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Pay Your Insurer Back For Medical Treatment? Maybe Not - The Make Whole Rule

If you are in a car accident and you have PIP (or med-pay) insurance that pays for your medical treatment, you may be contractually obligated to re-pay a portion of these costs after you recover from the other party. Normally this is no problem - if you have great results from your personal injury claim there is plenty of money to go around.

But what if there is not enough money to go around and the medical bills exceed the policy limits of the other driver? For example: You are sitting at a red light in downtown Oakland. A car rear-ends you at high speed, and you break your leg and ankle. The other driver has a minimum policy (of only $15,000) and you do not have uninsured motorist coverage or underinsured motorist coverage because you were trying to save a few bucks. You do, however, have medical payment insurance. Your total medical bills dwarf your the proceeds you receive from your settlement.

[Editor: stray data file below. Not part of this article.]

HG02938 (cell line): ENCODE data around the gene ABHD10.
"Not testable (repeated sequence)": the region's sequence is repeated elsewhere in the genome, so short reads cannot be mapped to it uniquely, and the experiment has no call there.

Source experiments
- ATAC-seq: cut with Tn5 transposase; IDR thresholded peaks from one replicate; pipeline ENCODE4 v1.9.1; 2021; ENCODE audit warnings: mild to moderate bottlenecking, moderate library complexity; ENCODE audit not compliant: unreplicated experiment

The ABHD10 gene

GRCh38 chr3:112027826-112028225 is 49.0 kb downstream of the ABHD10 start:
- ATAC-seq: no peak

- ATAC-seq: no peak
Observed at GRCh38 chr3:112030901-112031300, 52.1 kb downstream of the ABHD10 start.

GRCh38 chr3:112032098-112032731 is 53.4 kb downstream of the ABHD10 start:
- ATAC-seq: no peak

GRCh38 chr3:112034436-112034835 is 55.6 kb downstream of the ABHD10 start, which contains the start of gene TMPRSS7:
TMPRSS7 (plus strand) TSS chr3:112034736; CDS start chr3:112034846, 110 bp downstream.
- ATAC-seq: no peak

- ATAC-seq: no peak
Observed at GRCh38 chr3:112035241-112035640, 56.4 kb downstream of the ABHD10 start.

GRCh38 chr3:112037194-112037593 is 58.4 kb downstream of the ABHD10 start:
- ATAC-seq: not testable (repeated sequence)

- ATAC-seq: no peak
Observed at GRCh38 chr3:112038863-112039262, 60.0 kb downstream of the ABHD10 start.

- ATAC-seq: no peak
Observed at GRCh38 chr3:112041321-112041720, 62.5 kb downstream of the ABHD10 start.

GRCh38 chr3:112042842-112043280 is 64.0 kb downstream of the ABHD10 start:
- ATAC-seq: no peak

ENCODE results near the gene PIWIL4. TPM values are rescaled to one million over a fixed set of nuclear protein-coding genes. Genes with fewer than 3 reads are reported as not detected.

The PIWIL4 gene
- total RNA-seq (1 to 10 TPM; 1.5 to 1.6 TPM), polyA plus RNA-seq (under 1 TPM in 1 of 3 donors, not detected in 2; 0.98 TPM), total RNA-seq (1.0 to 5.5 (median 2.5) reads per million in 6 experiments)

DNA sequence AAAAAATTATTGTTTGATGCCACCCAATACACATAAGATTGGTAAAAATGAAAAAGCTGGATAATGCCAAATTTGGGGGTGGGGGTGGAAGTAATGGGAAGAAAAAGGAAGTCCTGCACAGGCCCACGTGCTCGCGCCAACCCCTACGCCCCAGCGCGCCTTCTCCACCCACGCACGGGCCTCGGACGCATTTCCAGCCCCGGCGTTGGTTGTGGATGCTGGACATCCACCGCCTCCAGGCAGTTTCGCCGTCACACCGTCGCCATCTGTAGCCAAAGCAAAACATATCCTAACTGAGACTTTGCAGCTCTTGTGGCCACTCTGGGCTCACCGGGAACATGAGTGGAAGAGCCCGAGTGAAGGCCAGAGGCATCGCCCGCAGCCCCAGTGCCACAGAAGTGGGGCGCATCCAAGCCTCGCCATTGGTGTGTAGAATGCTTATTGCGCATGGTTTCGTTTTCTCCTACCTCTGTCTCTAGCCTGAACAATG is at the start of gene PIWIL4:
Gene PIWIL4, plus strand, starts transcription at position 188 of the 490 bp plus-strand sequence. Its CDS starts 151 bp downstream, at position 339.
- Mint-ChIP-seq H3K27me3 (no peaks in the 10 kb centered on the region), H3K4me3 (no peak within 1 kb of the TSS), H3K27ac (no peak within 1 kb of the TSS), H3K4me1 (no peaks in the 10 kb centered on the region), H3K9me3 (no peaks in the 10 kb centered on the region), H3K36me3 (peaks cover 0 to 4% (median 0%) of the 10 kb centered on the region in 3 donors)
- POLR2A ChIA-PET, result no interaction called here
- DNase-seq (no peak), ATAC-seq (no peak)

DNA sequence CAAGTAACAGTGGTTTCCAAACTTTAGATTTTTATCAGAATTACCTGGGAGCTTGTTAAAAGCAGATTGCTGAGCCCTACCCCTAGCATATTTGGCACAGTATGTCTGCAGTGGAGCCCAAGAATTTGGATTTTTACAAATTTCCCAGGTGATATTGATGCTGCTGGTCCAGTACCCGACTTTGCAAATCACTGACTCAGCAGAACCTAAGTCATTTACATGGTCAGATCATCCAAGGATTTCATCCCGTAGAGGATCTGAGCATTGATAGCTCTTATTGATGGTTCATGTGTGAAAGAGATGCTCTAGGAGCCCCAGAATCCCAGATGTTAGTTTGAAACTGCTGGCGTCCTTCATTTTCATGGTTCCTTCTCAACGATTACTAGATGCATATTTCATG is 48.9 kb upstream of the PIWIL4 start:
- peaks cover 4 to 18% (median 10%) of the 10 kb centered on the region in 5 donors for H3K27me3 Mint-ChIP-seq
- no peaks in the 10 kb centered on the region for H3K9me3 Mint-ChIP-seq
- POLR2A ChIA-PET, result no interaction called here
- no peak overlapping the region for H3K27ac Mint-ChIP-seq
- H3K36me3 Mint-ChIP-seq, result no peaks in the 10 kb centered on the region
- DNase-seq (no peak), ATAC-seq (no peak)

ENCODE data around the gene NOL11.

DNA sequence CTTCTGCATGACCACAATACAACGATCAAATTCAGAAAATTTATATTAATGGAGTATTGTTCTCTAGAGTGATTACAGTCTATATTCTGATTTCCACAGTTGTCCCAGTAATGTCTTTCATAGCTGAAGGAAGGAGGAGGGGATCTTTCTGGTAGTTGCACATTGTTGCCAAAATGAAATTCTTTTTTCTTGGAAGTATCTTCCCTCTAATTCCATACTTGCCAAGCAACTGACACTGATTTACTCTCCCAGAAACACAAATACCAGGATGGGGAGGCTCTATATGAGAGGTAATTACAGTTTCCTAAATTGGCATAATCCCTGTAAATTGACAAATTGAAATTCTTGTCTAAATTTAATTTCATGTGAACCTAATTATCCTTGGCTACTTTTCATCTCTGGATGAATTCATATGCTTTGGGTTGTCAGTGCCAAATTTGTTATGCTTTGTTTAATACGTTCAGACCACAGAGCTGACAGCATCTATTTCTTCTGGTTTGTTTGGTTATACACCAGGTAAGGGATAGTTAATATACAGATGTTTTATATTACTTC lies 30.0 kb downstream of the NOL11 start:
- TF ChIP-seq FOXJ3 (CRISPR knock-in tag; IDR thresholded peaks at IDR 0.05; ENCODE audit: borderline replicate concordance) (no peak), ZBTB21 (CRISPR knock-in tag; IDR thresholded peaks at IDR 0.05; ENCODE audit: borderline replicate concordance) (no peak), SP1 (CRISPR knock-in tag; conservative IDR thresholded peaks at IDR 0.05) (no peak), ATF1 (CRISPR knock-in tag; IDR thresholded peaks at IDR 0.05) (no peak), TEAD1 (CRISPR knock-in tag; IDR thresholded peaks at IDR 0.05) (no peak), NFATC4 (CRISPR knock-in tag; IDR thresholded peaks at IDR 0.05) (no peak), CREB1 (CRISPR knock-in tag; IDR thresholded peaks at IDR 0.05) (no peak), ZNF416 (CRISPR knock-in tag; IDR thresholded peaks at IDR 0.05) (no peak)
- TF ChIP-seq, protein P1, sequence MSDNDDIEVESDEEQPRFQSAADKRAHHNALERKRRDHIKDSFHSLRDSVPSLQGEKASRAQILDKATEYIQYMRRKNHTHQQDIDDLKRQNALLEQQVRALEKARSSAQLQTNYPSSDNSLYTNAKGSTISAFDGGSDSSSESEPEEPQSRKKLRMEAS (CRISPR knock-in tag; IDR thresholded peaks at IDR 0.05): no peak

If this sounds like your case, you need to consider the Make Whole Rule. At its most basic level, the Make Whole Rule means that you get paid before the insurer gets paid. This is a gross oversimplification, but this is the gist of it.

The court in Sapiano v. Williamsburg National Ins. Co., (1994) 28 Cal.App. 4th 533 adopted The Make Whole Rule in California and held that an insurer cannot recover on its reimbursement claim until the insured is made whole. This rule was recognized by the Ninth Circuit in 1995, when it adopted The Make Whole Rule in Barnes v. Independent Auto Dealers of Calif., (9th Cir. 1995) 64 F.3d 1389. Barnes defines what constitutes being made whole and includes in the competition past and future medicals, loss of earnings, pain and suffering, and attorneys fees. Further, it should be noted that Progressive West Insurance Company v. Superior Court, (2005) 135 Cal.App. 4th 263, held that the make whole rule applies to med pay cases in California.

Pete Clancy is a personal injury lawyer in Oakland. He can be reached at 925-835-7500.